EDIT2: EV battery's are close to breaking below $100/kWh (less than 10% of the cost of the original Tesla Model S battery), which is around the cost of petrol cars. So this will shortly remove price as a road block for EV's range, charge time ad fast charger access are still improving and won't be long before these also become nom issues.

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  Big J Deputy Commissioner

Location: In Paradise
1) In Europe and the U.S, there is legislation allowing lighter four-wheelers to be designed to requirements either no more stringent than either three-wheel mopeds or no more stringent than motor tricycles. The U.S has such legislation too, they have the categories of low speed vehicles and neighborhood electric vehicle. Australian design rules don't have such a provision.
Myrtone
LOL Neighbourhood electric vehicle.

We are not Europe.

There is a reason that we do not have bulk recycling at high density areas on the street, because in our culture we will fill those bins with rubbish, if they are on the street unattended. They have it in most major European cities, due to the fact they have very high density living and it has been for multi generations. They will not "trash" the asset.

Same as a car, there is a chance that they will not "trash" a multi access vehicle as they will like to have access to a car with lower cost, but understand the responsibility and trade off is that they will not leave their crap in the car and that booking in peak periods mean that they may not get it.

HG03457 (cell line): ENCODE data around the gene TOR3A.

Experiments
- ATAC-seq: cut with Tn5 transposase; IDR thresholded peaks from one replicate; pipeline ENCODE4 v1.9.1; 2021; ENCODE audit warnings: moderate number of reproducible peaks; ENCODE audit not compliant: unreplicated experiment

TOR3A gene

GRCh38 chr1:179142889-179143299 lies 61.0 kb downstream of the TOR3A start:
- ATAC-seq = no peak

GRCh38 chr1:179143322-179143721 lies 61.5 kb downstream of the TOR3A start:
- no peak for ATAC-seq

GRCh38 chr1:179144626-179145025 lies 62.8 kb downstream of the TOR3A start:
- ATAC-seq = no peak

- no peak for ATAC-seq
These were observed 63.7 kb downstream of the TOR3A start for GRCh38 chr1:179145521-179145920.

In OZ we pay for convenience. We love it and happily pay a price. No way that a communal share arrangement will work. For two reasons.
  1. No one will respect it and will leave their rubbish in it and won't take responsibility to clean and maintain it.
  2. Everyone will expect to have access to it when they want it.

In OZ will want to have the ability to have a car/bike when we want it. Irrespective of the price that is paid.

Some people will be attracted to it, but in reality they will be in the fringe. Just like communal gardens. They are wonderful, but the majority are happy to buy their produce for the convenience factor.